6. Interesting post! Love the Q and A!
    Happy TNT!!!
    ((Husky hugz))
    Jenna,Mark “HuskyCrazed” Drady recently posted…A little of this….My Profile

  7. Oh wow. I hope I never need to pop back and read this again, but it’s good to know. Thanks.
    Flea recently posted…Brain Dump – Who Has a Spare Couch? And a ReviewMy Profile

  8. This is a great topic. I always wonder that would you protect yourself if your dog acts up. Even if you are very proactive, sometimes accidents and incidents happen. 🙁 Thanks for sharing this on This ‘N That Thursday blog hop!
    Ruckus the Eskie recently posted…Bugsy’s Box Review and Giveaway! (ends 1/28) @BugsysBoxMy Profile

  9. Great post and I love “Dear Labby.” I bookmarked your list of hops, thanks for sharing.
    M. K. Clinton recently posted…This ‘N That Thursday ConfessionalMy Profile

  10. Good post! And all the feedback is great information. I’m also glad for the list of hops! I do some with my other blog too and am finding I need to pick and choose each week. I want to make sure whenever I do a hop, I actually hop! lol
    Two Cats and a Cattledog recently posted…Buffy’s Haiku Thursday: Autumn LeavesMy Profile

  11. I thought this was a very interesting topic. I’m not really sure what the laws are in my area, but it’s something I should be familiar with since I do work with a lot of dogs. I was bitten in the leg by a dog last February, enough to warrant a visit to the hospital, but I chose not to report the dog’s owners to law enforcement. I’m not sure what would’ve happened if I had, but I had no plans to sue them.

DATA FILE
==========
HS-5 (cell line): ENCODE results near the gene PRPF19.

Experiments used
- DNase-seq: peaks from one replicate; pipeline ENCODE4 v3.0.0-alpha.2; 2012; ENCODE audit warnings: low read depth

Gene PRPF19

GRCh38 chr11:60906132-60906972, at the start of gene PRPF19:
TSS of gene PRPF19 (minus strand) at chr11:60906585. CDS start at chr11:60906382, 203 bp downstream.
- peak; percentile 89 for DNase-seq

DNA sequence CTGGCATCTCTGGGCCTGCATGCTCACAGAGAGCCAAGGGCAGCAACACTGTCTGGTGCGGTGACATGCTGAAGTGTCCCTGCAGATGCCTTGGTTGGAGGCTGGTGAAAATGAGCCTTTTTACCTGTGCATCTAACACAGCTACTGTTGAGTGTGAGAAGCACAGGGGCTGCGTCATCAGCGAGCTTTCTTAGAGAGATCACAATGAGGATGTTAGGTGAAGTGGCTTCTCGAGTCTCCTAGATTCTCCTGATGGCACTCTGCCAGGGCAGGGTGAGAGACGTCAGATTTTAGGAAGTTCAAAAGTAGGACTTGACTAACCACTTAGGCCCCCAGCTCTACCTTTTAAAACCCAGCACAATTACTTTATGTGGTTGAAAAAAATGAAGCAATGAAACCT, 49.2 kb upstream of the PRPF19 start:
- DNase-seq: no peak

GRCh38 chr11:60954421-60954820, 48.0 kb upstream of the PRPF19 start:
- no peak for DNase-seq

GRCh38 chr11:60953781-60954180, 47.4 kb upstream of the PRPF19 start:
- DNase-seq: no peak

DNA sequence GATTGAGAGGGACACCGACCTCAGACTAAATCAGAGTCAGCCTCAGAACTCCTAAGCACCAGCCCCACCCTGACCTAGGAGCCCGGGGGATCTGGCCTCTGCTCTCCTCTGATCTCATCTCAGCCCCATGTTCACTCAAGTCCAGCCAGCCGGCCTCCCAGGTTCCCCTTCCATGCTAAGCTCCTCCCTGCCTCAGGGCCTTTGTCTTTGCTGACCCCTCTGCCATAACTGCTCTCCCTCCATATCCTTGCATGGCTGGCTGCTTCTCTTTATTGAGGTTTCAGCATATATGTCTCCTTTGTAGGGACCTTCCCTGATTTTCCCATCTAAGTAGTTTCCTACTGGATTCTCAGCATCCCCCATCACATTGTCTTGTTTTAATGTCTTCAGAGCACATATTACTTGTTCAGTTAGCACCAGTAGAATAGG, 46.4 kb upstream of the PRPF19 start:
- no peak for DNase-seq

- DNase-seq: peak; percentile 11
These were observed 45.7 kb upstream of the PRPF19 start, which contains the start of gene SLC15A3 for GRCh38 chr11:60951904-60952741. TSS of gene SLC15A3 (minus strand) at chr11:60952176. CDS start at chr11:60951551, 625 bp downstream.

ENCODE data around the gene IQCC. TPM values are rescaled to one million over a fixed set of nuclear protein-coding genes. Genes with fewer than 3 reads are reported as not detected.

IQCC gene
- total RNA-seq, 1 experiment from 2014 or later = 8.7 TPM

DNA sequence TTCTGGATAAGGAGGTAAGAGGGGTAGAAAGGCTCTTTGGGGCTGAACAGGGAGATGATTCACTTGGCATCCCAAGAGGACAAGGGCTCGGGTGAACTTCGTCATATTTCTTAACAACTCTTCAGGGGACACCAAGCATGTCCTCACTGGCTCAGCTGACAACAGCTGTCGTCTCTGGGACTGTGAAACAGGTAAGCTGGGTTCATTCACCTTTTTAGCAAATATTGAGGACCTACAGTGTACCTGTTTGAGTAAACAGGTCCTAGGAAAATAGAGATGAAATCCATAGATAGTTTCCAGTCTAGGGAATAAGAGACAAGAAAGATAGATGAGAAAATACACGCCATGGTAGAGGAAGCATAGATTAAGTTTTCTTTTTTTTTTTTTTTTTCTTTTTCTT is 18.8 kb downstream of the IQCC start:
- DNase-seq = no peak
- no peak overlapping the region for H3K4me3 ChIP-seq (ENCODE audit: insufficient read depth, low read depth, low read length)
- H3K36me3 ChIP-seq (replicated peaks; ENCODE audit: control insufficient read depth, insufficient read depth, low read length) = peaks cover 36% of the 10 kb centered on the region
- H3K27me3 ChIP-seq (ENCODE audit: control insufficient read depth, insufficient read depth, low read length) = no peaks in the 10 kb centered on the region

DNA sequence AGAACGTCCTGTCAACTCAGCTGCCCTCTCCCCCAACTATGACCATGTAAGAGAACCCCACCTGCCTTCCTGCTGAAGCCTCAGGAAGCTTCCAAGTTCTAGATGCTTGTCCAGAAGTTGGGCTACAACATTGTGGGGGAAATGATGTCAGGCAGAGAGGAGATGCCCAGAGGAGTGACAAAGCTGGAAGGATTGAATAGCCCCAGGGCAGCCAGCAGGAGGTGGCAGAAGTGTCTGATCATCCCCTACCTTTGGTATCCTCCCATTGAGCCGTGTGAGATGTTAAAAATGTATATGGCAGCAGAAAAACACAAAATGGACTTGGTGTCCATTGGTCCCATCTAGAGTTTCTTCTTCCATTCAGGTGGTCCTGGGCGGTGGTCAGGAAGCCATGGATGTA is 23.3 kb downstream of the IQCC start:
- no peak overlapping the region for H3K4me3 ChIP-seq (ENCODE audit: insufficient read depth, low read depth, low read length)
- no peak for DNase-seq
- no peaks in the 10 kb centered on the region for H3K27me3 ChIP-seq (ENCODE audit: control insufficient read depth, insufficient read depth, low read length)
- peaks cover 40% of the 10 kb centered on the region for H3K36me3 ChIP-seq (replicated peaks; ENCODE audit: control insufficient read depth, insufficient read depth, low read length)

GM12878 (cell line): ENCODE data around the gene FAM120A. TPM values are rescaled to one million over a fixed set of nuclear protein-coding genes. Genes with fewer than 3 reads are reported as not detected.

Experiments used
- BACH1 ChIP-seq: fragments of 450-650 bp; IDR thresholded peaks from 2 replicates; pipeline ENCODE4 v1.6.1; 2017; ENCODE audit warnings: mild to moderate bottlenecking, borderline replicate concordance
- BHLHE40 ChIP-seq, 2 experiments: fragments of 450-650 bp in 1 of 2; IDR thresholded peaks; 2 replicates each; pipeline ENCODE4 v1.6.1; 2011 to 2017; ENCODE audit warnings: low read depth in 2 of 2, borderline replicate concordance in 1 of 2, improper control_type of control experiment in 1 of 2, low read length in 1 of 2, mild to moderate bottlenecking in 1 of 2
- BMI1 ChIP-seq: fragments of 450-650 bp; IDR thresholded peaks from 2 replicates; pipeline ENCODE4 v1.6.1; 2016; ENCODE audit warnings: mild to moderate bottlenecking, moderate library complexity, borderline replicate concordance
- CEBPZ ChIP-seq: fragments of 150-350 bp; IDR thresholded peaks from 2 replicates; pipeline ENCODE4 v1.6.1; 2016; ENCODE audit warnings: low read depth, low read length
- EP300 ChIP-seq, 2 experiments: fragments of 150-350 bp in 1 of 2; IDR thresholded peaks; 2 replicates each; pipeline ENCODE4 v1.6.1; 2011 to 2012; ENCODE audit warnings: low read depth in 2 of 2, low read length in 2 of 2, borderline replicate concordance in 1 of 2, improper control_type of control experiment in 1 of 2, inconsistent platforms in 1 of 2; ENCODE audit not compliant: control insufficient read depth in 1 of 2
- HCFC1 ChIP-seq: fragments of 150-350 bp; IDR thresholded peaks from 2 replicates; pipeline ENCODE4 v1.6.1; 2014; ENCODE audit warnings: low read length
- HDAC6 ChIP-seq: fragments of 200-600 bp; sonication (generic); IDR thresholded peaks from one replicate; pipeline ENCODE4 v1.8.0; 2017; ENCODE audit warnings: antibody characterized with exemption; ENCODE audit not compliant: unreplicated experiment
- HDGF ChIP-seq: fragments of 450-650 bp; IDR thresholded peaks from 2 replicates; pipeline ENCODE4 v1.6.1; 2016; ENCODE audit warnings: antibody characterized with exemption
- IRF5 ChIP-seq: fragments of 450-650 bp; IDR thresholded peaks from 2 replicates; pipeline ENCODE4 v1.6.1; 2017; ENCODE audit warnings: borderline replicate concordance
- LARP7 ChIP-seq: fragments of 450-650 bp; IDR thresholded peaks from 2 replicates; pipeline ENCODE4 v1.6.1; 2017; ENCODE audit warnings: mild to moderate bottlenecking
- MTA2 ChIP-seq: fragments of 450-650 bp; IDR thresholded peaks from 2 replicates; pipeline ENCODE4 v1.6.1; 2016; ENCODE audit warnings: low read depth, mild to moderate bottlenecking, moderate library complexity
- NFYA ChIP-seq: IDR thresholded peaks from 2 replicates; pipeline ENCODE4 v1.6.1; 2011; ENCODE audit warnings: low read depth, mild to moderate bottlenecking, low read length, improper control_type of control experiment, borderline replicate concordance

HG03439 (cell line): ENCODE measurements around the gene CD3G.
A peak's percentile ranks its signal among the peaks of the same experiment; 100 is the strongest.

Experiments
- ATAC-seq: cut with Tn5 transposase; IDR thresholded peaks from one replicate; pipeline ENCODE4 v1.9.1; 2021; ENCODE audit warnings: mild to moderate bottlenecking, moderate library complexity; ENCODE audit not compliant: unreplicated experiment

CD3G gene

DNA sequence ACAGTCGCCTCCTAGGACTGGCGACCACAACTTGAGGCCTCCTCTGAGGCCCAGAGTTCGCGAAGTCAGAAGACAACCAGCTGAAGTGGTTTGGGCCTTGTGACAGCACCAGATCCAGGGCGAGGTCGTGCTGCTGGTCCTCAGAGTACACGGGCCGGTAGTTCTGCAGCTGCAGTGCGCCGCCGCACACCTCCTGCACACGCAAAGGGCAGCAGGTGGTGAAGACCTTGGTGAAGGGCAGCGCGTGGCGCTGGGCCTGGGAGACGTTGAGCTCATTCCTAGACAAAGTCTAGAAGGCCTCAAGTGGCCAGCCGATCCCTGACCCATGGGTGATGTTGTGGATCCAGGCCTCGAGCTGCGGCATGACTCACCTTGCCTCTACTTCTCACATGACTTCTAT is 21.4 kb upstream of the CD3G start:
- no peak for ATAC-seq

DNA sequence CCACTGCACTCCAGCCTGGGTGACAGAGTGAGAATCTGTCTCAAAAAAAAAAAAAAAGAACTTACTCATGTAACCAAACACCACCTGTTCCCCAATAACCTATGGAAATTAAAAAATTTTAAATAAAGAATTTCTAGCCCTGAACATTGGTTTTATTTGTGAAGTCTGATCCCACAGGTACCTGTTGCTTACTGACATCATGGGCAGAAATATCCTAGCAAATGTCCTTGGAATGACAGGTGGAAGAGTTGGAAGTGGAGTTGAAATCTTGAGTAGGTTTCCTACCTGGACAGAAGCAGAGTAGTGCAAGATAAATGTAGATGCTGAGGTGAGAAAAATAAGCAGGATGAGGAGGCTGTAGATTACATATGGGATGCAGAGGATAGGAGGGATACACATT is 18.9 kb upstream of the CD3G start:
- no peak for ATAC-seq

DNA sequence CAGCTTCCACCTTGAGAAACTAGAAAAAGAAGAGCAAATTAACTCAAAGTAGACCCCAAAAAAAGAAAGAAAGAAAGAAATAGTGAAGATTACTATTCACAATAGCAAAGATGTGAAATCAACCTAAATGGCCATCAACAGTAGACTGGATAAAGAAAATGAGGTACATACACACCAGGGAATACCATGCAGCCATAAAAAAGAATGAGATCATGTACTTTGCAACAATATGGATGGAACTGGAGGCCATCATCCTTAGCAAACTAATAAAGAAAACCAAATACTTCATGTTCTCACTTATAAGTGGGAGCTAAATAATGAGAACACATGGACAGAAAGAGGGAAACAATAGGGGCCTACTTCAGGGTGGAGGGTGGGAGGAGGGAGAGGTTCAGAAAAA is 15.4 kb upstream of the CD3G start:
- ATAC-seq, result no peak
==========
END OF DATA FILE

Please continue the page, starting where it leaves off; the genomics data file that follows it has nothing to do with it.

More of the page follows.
Lindsay recently posted…Dog Shaming (10 photos)My Profile

  12. Great post today with great information. Dog bites are a sticky situation that I hope no one has to go though.
    Sand Spring Chesapeakes recently posted…This ‘N That ThursdayMy Profile

  13. This post is really interesting for me because we do have a dog that I think has that potential. If she felt that someone were threatening her pack or property, game on. She would do what she felt she had to. I’ve heard that posting “beware of dog” signs is actually not good because it implies that you know the dog’s potential. Our particular dog is in a crate any time that we can’t be there to supervise her for her protection as much as ours.

    We has an experience this summer where someone began approaching our house to try to sell us DirecTV while my husband was out on the porch with this dog, relaxing and looking at his computer. This man started up the sidewalk and she started barking. My husband told him that no, we weren’t interested three times before he got to the bottom of the steps. By then, the dog was like the Tasmanian Devil. My husband said “Do you want to get bit? Because if your foot comes onto that step, that’s what’s going to happen and I’m going to let her go!” Finally, the idiot left, but it made me doubt the sanity and wisdom of a lot of people.
    houndstooth recently posted…Not Gonna Do It!My Profile

    • Some people are certainly oblivious. I would check the laws of your state and see if having the sign is better – or worse – or even your insurance company might give you some advice.
      mkob recently posted…Pet Blogger Challenge 2014My Profile